To activate the silanol groups, the fused-silica capillaries were sequentially washed with 1 M NaOH for 2 h, H2O for 30 min, 1 M HCl for 1 h, H2O for 30 min and methanol for 30 min followed by drying under nitrogen flow at 160°C for 6 h. For the preparation of BOHCMC, a polymerization mixture containing acetic acid (HAc) (0.01 M, 500 mg), PEG-6000 (45 mg), TMOS (185 mg), MPTMS (15 mg), AAPBA (15 mg) and AIBN (1 mg) was completely mixed and degassed by ultra-sonication for 5 min. The mixture was then manually introduced into the activated fused silica capillary (250 μm i.d. × 360 μm o.d.) by a syringe. After both ends of the capillary were sealed with two pieces of silicone rubber, the mixture was incubated at 40°C for 12 h for simultaneous polymerization and “thiol-ene” click reaction. The resulting monolith was completely flushed with water and ACN sequentially to remove the PEG-6000 and other residuals.

Characterization of BOHCMC

The specific surface area of prepared boronate-affinity organic-silica hybrid monolithic materials were measured by nitrogen adsorption-desorption experiments using a JW-BK specific surface area and pore size analyzer (JWGB Sci& Tech Co., Ltd., Beijing, China). Before measurement, the monolithic cubic pieces were evacuated in vacuum and heated to 120°C for 4 h to remove the physically adsorbed substances. Specific surface area values were determined by the Brunauer-Emmett-Teller (BET) equation at P/P0 between 0.05 and 0.340. The microscopic morphology of the monoliths was examined by scanning electron microscopy (SEM) using a Quanta 200 scanning electron microscope (FEI Company, Holland).

Boronate-affinity monolithic capillary liquid chromatography

The boronate-affinity monolithic capillary liquid chromatography experiments were performed on a SHIMADZU capillary LC system consisting of a Shimadzu LC-20AB binary pump (Tokyo, Japan), one FVC nano valve of two positions (Tokyo, Japan), a 5 μL sample loop, one GL Sciences MU 701 UV-vis detector with a 6 nL detection cell (Tokyo, Japan). To achieve micro-flow rate of 5 μL/min for separation, a T-union with one end connected to the FVC nano valve and the other end connected to a capillary (10 cm-long, 250 μm i.d.) was employed as a flow splitter between the pump and FVC nano valve. All the experiments were performed at 25°C. The chromatograms were recorded at a wavelength of 254 nm. Mobile phase A consisted of 20 mM ammonium formate (pH 8.0). Mobile phase B was a mixture of 0.1% formic acid in water. The mobile phase gradient was 0–6 min, 0% B, 6–15 min, 100% B.

Evaluation of the stability and extraction capacity of BOHCMC

To evaluate the stability, the BOHCMC was used three times per week for four weeks. After each analysis, the column was rinsed by water for 30 min and then stored at 4°C. To evaluate the extraction capacity, the extraction equilibrium profile was assessed by increasing the sample injection volume according to previously described method41.

On-line SPME-LC-MS/MS

The on-line SPME-LC-MS/MS analysis system consisted of a MicrOTOF-Q orthogonal-accelerated TOF mass spectrometer (Bruker Daltonics, Bremen, Germany) with an ESI source (Turbo Ionspray) and a Shimadzu LC-20AB binary pump HPLC (Tokyo, Japan), a SIL-20AC auto sampler and a DGU-20A3 degasser (Figure 1). A 10-cm long BOHCMC (250 μm i.d. × 360 μm o.d.) was employed as the on-line SPME column. The analytical column was performed on a Waters SunfireTM C18 column (150 mm × 1.0 mm i.d., 3.5 μm, Waters, MA) with a flow rate of 0.05 mL/min at 25°C. Formic acid in water (0.1%, v/v, solvent A) and formic acid in methanol (0.1%, v/v, solvent B) were employed as mobile phase. A gradient of 0–5 min 5% B, 5–10 min 5% to 30% B, 10–20 min 30% to 50% B, 20–60 min 50% B and 60–70 min 5% B was used.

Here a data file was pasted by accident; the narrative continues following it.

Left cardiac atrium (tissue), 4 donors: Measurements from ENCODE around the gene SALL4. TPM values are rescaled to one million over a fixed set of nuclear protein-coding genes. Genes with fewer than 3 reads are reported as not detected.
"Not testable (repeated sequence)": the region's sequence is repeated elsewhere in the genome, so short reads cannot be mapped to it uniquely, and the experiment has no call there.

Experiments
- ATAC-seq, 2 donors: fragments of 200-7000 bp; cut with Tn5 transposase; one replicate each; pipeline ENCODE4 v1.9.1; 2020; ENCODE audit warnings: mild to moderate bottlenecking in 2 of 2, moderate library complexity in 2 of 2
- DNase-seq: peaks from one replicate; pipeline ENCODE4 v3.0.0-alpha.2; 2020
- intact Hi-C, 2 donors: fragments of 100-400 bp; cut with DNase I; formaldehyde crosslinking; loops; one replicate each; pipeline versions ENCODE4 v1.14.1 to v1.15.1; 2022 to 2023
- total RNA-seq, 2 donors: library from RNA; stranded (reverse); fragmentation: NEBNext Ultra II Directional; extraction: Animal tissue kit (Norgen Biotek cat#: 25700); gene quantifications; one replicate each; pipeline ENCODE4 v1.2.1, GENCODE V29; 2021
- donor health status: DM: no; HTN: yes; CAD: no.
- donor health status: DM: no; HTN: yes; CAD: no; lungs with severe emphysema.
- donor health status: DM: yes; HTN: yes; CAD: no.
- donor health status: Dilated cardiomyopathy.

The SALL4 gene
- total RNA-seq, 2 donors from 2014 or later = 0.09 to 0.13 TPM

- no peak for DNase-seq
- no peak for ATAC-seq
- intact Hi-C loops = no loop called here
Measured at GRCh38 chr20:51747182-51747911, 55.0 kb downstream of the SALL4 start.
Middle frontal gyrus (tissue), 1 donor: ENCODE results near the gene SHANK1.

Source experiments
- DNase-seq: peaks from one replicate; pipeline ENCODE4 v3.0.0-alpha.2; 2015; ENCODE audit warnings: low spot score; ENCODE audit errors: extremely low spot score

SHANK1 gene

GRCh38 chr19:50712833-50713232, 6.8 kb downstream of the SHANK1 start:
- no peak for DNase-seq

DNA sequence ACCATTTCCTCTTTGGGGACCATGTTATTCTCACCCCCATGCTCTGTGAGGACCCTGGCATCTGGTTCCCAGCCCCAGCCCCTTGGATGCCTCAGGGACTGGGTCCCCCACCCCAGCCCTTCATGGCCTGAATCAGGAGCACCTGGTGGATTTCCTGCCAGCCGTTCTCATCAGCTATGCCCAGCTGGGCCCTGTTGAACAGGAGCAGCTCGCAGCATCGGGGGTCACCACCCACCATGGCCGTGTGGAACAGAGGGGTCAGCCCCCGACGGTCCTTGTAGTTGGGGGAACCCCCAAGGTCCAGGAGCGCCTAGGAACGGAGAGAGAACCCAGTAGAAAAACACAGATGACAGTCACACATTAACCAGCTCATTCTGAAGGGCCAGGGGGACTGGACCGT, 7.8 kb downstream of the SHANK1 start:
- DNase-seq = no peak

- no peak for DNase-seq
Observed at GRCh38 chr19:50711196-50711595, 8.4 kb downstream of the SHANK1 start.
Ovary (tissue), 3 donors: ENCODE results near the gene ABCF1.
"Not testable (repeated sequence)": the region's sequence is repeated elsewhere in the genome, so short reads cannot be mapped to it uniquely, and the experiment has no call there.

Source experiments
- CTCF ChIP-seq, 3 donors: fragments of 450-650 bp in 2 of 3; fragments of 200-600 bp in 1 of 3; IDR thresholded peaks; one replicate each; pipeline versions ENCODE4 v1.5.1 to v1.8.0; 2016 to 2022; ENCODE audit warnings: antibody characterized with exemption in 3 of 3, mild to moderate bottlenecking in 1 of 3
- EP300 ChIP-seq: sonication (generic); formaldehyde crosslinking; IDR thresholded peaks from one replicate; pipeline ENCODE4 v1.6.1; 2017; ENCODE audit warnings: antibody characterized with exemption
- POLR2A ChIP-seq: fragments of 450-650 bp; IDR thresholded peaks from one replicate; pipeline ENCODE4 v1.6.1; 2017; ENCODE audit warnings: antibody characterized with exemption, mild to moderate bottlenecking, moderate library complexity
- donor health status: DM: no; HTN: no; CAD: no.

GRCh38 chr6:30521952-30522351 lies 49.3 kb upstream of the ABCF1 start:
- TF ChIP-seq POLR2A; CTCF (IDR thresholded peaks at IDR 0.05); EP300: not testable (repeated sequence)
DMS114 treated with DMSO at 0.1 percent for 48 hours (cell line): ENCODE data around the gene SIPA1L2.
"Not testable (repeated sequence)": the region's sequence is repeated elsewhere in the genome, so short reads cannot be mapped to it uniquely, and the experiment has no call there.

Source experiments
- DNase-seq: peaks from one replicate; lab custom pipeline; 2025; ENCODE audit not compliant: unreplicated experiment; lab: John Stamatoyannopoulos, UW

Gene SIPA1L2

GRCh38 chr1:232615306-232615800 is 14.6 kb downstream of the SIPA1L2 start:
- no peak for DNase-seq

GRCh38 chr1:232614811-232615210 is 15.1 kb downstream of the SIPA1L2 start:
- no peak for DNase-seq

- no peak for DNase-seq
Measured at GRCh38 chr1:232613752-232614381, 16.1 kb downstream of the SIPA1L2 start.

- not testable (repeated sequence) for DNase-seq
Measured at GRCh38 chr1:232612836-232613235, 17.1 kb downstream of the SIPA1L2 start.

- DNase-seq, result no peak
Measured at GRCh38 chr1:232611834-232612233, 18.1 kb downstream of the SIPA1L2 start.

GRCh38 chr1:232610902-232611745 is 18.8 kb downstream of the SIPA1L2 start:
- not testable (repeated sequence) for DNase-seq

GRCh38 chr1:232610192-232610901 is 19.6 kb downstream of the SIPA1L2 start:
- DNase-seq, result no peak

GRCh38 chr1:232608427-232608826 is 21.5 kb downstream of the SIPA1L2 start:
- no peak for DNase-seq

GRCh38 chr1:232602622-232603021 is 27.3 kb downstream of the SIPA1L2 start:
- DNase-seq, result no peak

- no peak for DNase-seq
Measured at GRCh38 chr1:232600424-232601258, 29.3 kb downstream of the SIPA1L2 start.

Data acquisition and processing were performed using Bruker Daltonics Control 3.4 and Bruker Daltonics Data analysis 4.0 software. The mixture of the nucleoside standards sample was employed to optimize the mass spectrometry conditions under positive ion mode (detailed mass spectrometry parameters can be found in Supporting Information).

Determination of cis-diol-containing nucleosides and ribosylated metabolites in urine

For the identification of the cis-diol-containing compounds in urine, a pooled sample that included urines from 10 lung cancer patients, 10 colorectal cancer patients, 10 nasopharyngeal cancer patients and 10 healthy controls was used. The pooled sample was lyophilized to dryness and then reconstituted 20 mM ammonium formate (pH 8.0). And then, 50 μL was analyzed by on-line SPME-LC-MS/MS. The prospective molecular formulas of the cis-diol-containing compounds were generated based on the accurate molecular mass, MS/MS fragment information and isotope patterns of elemental composition using Bruker Daltonics Data analysis 4.0 software. A mass tolerance of 5.0 mDa was set and a maximum elemental composition of C = 50, H = 100, N = 50, O = 50, S = 10 was used. The molecular formulas and MS/MS fragment information obtained by TOF were further searched in the database of METLIN (http://metlin.scripps.edu) for putative identification. As for the relative quantification of cis-diol-containing compounds between cancer patients and healthy controls, four pooled samples from three types of cancers as well as healthy controls were made. And then each pooled sample from one type of cancer patients was compared to the pooled sample of healthy controls.

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Acknowledgements

The authors thank the financial support from the National Basic Research Program of China (973 Program) (2012CB720601) and the National Natural Science Foundation of China (21205091).

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B.F.Y., Y.Q.F. and H.P.J. conceived and designed the research, analyzed the data and wrote the paper; H.P.J., C.B.Q., J.M.C. performed the research; C.B.Q. collected the urine samples.

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Jiang, H., Qi, C., Chu, J. et al. Profiling of cis-Diol-containing Nucleosides and Ribosylated Metabolites by Boronate-affinity Organic-silica Hybrid Monolithic Capillary Liquid Chromatography/Mass Spectrometry. Sci Rep 5, 7785 (2015). https://doi.org/10.1038/srep07785